Dementia

It’s hard to see our loved ones grow old: wrinkles framing their face, locks of hair fading to grey,  their once quick steps now shuffled. The truth of the matter is, these are some expected normals of aging. What is NOT normal is a once-functioning bladder and bowel now leaking urine or feces.  This topic can be much harder to discuss with our loved ones, but communication is imperative to improve the quality of life for our elders. Research shows that urinary incontinence is associated with a higher risk of infection, depression, loneliness and risk of institutionalization. The good news is there are options to help manage bowel and bladder function and mitigate these associated risks.

The first step is bringing up the topic in a simple and direct manner. Ask questions such as, ‘Do you have any difficulty with bladder control?’, or ‘Does urine ever come out when you don’t want it to?’. If you believe this conversation may upset your loved one, try speaking to their health care provider privately, before their next visit. Don’t worry about being using correct medical terminology, just voice your concerns about what your loved one may be experiencing.

Management techniques include influencing toileting behaviors and changing lifestyle habits. Some elders may benefit from being prompted to use the restroom by gentle reminders, such as  ‘Would you like to use the toilet?’, since there is a decreased sensation of bladder filling with aging. Additionally, try establishing a routine around when they would be likely to go to the bathroom. For example, the most common times for bowel movements are upon awakening and after meals. Modifying lifestyle habits can include increasing fluid intake between 48-64 oz per day, spacing fluid intake throughout the day,  and increasing plain water compared to other fluids.  Try limiting beverages with caffeine and carbonation that may be irritating to the bladder.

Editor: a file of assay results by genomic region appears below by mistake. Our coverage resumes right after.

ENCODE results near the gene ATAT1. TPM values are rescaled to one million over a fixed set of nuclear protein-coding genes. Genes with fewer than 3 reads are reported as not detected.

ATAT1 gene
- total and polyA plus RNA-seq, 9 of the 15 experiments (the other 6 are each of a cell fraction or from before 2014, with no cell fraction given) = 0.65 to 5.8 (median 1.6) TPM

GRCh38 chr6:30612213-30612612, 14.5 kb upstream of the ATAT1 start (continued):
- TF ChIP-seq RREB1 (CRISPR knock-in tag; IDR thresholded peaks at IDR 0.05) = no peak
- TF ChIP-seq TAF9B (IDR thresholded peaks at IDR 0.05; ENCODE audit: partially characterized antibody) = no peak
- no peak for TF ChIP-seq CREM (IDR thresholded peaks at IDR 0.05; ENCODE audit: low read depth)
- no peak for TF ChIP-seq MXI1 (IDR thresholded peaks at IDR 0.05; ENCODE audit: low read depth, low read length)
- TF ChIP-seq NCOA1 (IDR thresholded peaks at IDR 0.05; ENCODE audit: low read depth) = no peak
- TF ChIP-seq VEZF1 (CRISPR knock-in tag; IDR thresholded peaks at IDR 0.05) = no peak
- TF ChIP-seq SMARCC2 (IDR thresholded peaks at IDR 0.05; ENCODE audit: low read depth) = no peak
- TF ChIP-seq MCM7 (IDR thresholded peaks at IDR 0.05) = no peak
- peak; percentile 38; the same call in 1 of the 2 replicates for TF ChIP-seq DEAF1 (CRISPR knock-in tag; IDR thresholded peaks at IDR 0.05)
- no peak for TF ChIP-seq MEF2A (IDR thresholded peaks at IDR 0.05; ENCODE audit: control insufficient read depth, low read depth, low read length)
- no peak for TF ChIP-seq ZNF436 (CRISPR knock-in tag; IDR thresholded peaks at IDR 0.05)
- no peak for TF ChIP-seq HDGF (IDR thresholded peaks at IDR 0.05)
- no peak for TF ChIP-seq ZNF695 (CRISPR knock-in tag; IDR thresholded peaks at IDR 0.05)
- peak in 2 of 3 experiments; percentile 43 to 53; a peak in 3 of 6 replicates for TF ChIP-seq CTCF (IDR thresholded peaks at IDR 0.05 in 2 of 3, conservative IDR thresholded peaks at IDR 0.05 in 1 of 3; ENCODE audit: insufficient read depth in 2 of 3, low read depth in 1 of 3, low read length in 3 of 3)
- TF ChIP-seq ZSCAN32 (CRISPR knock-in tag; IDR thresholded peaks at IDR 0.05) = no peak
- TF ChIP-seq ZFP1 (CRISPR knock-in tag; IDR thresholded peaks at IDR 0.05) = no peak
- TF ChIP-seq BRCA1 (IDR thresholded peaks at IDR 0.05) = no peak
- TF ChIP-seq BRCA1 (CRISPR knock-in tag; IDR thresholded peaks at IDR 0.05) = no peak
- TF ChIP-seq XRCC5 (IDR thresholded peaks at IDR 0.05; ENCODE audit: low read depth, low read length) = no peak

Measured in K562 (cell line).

A pelvic floor physical therapist can provide in-depth and individualized care to help manage bladder and bowel control. Your loved one may require pelvic floor muscle strengthening, relaxation, or a mix of both, for improved function and control over their bowel and bladder. Therapists can also provide education regarding appropriate voiding schedules, lifestyle modifications and environmental adaptations specific to the patient.

 

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